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Delivering the news agenda.

News media has evolved rapidly in recent years, driven largely by new technologies that have enabled media to move from siloed organisations each specialising in their own medium, be it print, radio or television, to become highly integrated operations operating across multi platforms. The speed with which news is gathered and disseminated has increased rapidly, as has the way the viewers not only consume content, but also interact with it and drive the news agenda. The web presence of news media today has shifted from being a complementary addition to traditional channels to become a channel in its own right. For broadcaster Al Arabiya, part of the MBC Group, web presence is an integral part of its operations, and delivering the full spectrum of news online requires a robust content management system (CMS) to support it. The Al Arabiya online news service ( was launched in 2004 initially in Arabic, and was joined by an English-language service in 2007, and Persian and Urdu services in 2008. As the broadcaster's online operations expanded however, the CMS had not kept up. The broadcaster's previous CMS had been developed in house, and while it was a good fit with the original requirements, it was becoming a burden to manage code that had been developed by different people over the space of five years. As the news team expanded, the site was also struggling to scale. A further issue was the high profile of Al Arabiya -- as a news organisation in the Middle East, the website had suffered sustained hacking attempts during political crises in the region, and was also under constant politically-motivated DDoS attack. Karim Morgan CMS Architect and Project Leader for the Magnolia implementation at Al Arabiya explains: "The old CMS was completely unscalable -- it was a good CMS, it was completely homegrown, we did the best we could to make sure it was scalable to an extent, but it came to a point where there was not much we could do to help. The team was growing, there was too much load on the CMS, we had to get something that was more robust." Al Arabiya began the search for a replacement CMS. The requirements for the new system were clear -- the organisation needed a system that would scale both in terms of the number of users posting content to the system and in terms of visitor traffic, that would enable content to be posted to the web as quickly as possible, be secure and robust enough to withstand cyber attacks and would be easy to maintain and have good support. "The main requirement for a CMS in the news business is speed of publishing. We are a news website, so we want to make sure that once we get our news, that it is published online immediately," Morgan says. "Traffic is another major factor -- we were looking for a CMS that can handle the huge loads of traffic that we were getting on the website; and traffic in terms of safe traffic, and also attack traffic. Being a news website, we are constantly under attack, so security and robustness is definitely something that we were looking for." The CMS would also need to be capable of handling a wide range of content -- including text, images, video, documents and so on, from a wide range of sources. The system would need the flexibility to integrate with Al Arabiya's broadcast systems, and it would also need to be platform-independent, so that journalists could access it from any device. A number of specialist CMS solutions were assessed, but Al Arabiya opted to go with Magnolia, an open source, Java-based solution, which was already in use by parent organisation MBC Group. Morgan had led the Magnolia project for the deployment, and says that it made good sense to use Magnolia again. Al Arabiya selected Swiss systems integrator Tinext to implement a custom solution built on Magnolia CMS. As an open source solution, Al-Arabiya has a licence for the CMS, along with an enterprise support agreement with Magnolia and a maintenance agreement with Tinext. Al Arabiya is able to access the open source community for updates and other support, and it also offers the flexibility for Al Arabiya to customise the solution as it likes. "Magnolia was very flexible to allow us to do whatever we wanted to do, but there's no such thing as a CMS that gives you everything out of the box. The key is to find a CMS that gives you the flexibility to build on top of it. We do have a fair amount of customisation on top of Magnolia such as commenting modules, moderation modules, social media integration -- this stuff doesn't come pre-built in the version of Magnolia we are using," Morgan says. "Open source is very important because we wanted to get community support. That is a key factor. I am a very big fan of open source communities in general, open source communities drive the best products around the world and you get the best out of it. With Magnolia specifically, it had the best of both worlds -- you have the support of the open source community, and it all also had the enterprise level support from Magnolia itself. This was a win-win situation," he adds. The deployment of Magnolia proved to be a big success, with the system now being used to deliver five websites in four different languages. The CMS handles 70 million page views per month, up to 20,000 concurrent visitors at any time, with as many as 200 new articles posted to the site every day. New content, which used to take 10-15 minutes to get a feature online, can now go live within three minutes, with some content going live in under 30 seconds. Load time for viewing pages has been cut by one third. Based on the requirements of the 50-60 journalists using the system, a custom dashboard has been developed, to cater to dynamic, non-linear editorial processes, which ensures that when a story emerges it is automatically passed to the right people for additions, translation and checking. The CMS also has a strong integration with Al Arabiya's broadcast solutions, so that web editors are able to access broadcast content and put it online. "The breaking news that shows on TV, the news ticker shows instantly on the website. Another integration is the video, we use AVID on the TV side, and our multimedia team pick the videos from AVID, we have an integration with the AVID interface, they click a button, literally, and an article is automatically created with that video built into it," Morgan explains. An important part of the deployment, which was influenced by the experience with, was reliance on the content delivery network (CDN) to improve availability and performance. CDNs, highly distributed networks of server nodes in multiple data centres, usually sourced from specialist CDN operators, are used by many organisations, including media, to ensure high availability and high performance for rich content. The organisation's CDN could be used to take the load off of Al Arabiya's CMS. "We had a very good architecture with MBC, but we didn't really understand the business, and how the content was going to grow -- we learnt a lot from our experience," Morgan says. "For Al Arabiya, we minimised the number of content nodes that we are using on the CMS level, and did all the heavy lifting through the content delivery networks. We optimised our pages to be as static as possible, and all the dynamic components are being hosted somewhere else. Having static pages means that the CDN can cache this content to a very extreme extent, you don't have to go back to the origin server to fetch the content, which means you can scale down on your architecture." The content delivery network is also used to help mitigate against the DDoS attacks that are targeted at Al Arabiya. Morgan says that 'clean' traffic to the site is about 10Mbps, while DDoS traffic attack is about 100 times more than that. Through segregation of the nodes on the CDN, coupled with a DDoS protection service, Al Arabiya has been able to maintain 100% uptime since launching on Magnolia. In future, the broadcaster is looking to upgrade to a newer version of Magnolia, once the vendor moves its status from community version to enterprise version. Upgrading to a newer version of Magnolia that will deliver features that will help Al Arabiya to continue to deliver on its plans for evolving news services. In February, the broadcaster announced the launch of a new channel, Al Hadath, which is dedicated to 24-hour rolling news coverage, with no pre-recorded content. The channel will focus on news events as they happen, and for the website, that will mean being able to integrate things such as live video streaming of events and more input from social media, so that it can interact with viewers around the world. Morgan explains: "The channel is highly focused on this, and it needs the website to keep up with these dynamics."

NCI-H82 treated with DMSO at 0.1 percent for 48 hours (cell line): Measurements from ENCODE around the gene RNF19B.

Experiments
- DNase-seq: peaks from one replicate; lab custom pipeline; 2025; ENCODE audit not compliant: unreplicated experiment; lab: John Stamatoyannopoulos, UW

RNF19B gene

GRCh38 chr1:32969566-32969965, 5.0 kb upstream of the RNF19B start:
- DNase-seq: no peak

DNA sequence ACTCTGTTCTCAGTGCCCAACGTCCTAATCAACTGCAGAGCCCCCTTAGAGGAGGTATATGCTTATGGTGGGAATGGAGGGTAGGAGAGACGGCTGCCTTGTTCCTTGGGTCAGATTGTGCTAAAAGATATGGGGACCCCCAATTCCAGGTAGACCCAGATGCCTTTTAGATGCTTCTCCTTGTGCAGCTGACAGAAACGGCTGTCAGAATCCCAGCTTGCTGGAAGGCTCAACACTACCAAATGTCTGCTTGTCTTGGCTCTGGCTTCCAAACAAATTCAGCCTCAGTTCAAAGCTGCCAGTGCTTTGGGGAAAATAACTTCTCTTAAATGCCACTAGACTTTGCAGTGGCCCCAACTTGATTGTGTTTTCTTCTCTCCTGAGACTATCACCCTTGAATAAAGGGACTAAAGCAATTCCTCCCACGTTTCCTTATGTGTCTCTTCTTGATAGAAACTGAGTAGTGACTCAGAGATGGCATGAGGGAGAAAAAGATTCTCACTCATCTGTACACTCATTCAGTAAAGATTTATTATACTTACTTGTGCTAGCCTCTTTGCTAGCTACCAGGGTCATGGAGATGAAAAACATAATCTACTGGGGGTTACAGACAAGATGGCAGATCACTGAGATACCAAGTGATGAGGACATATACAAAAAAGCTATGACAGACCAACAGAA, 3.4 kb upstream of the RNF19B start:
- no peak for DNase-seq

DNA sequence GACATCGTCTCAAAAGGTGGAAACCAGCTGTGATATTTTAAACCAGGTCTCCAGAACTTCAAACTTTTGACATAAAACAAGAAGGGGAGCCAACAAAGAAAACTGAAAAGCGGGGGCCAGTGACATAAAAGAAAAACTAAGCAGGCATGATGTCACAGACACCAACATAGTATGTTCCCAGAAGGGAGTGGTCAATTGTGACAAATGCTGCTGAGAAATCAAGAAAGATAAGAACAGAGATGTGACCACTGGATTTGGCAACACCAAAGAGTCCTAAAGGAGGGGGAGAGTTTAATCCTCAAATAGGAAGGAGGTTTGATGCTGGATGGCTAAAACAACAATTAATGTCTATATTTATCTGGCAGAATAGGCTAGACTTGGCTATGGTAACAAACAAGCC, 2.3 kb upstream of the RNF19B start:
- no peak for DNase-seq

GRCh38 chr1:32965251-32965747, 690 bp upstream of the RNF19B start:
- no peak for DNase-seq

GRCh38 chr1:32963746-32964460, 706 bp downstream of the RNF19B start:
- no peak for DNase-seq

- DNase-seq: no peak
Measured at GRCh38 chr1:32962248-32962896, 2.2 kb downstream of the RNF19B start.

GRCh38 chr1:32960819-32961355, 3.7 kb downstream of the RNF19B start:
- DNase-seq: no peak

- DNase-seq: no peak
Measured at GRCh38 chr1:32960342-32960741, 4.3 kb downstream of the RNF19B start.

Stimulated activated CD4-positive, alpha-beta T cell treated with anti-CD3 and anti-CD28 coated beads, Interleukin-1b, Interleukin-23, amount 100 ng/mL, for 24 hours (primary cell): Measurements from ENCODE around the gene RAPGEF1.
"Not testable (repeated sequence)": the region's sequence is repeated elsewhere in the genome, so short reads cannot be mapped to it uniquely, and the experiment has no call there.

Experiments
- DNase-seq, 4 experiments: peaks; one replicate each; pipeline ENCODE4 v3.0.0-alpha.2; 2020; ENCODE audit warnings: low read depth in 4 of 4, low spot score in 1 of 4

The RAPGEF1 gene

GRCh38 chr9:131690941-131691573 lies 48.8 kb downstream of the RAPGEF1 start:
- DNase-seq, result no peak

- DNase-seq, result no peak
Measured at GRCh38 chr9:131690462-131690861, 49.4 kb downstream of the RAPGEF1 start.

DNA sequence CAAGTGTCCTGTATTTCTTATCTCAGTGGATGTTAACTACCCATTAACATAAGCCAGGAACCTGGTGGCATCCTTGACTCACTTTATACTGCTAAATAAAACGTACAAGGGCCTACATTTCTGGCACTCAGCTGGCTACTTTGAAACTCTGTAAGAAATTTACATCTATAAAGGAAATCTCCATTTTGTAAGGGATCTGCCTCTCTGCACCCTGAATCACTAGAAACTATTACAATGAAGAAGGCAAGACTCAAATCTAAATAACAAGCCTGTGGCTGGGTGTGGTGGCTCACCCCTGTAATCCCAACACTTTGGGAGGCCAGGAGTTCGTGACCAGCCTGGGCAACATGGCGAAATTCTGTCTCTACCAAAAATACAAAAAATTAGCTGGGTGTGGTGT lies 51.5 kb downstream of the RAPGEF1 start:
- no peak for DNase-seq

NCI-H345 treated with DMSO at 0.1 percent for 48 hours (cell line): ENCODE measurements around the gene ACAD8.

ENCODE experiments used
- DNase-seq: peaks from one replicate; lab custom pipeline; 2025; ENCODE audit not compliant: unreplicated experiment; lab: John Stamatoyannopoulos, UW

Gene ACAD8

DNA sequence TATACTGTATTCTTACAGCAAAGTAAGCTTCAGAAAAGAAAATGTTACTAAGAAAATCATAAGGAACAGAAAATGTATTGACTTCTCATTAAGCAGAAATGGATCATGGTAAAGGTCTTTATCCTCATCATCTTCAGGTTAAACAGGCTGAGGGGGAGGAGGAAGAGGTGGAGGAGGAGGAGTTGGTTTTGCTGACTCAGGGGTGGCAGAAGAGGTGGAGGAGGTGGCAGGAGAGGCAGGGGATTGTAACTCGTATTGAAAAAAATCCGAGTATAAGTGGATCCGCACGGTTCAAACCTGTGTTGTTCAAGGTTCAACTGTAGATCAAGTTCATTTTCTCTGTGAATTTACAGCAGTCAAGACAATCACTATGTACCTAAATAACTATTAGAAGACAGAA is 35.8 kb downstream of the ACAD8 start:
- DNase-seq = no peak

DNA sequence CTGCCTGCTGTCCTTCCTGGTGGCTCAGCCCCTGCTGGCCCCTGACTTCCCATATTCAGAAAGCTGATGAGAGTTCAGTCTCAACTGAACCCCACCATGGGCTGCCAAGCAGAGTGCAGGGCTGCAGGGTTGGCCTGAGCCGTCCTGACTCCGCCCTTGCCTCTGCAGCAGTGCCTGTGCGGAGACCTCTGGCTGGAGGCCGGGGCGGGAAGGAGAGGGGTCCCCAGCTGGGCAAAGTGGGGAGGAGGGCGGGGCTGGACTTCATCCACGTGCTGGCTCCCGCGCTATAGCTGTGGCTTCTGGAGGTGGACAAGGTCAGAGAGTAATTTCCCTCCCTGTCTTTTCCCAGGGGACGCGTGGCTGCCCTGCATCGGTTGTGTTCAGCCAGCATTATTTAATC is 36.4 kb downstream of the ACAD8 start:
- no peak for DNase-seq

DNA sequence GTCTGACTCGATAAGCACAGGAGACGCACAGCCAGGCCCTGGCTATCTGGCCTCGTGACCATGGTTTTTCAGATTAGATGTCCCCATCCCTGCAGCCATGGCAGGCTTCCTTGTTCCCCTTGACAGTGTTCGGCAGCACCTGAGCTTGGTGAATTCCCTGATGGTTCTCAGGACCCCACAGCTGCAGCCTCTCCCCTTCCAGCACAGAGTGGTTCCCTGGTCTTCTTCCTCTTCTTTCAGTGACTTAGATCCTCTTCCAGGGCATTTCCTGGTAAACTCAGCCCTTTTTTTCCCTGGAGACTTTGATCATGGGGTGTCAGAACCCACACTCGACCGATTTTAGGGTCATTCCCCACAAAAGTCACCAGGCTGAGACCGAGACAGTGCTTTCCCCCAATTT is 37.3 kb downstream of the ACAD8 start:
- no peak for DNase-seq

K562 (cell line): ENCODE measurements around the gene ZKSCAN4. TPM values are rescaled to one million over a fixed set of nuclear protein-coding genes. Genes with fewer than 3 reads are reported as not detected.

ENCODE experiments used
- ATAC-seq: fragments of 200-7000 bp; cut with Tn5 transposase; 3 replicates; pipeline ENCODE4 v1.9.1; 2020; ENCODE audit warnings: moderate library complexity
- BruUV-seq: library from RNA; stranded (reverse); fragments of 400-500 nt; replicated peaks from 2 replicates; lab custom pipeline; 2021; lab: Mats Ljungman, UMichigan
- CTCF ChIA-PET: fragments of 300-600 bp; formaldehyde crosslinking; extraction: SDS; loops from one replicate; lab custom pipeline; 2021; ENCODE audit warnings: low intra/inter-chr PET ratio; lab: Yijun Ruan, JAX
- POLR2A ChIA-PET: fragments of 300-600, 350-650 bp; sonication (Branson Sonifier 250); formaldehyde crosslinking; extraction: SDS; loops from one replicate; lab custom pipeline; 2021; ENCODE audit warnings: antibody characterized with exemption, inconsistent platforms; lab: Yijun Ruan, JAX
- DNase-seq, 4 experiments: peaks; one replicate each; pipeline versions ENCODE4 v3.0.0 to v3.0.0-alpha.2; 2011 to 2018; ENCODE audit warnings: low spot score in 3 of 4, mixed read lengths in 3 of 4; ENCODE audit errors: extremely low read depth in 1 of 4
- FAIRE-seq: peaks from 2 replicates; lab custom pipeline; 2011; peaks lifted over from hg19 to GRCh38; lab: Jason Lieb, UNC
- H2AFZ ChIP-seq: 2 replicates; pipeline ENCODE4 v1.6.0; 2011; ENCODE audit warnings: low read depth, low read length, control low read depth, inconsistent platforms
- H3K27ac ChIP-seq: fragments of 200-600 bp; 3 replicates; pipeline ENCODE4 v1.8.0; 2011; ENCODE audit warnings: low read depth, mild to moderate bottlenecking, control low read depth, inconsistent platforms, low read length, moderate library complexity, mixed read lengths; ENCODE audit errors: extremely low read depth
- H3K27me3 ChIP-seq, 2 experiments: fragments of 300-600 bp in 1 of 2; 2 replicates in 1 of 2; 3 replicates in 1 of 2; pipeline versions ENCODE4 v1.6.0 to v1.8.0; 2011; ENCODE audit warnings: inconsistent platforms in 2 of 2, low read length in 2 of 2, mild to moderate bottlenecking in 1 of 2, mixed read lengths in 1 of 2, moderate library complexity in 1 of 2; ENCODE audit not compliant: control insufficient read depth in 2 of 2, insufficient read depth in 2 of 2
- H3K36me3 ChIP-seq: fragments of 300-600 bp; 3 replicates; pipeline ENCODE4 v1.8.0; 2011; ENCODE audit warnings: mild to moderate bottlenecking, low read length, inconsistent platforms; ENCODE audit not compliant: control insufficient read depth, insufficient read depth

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Date:May 7, 2014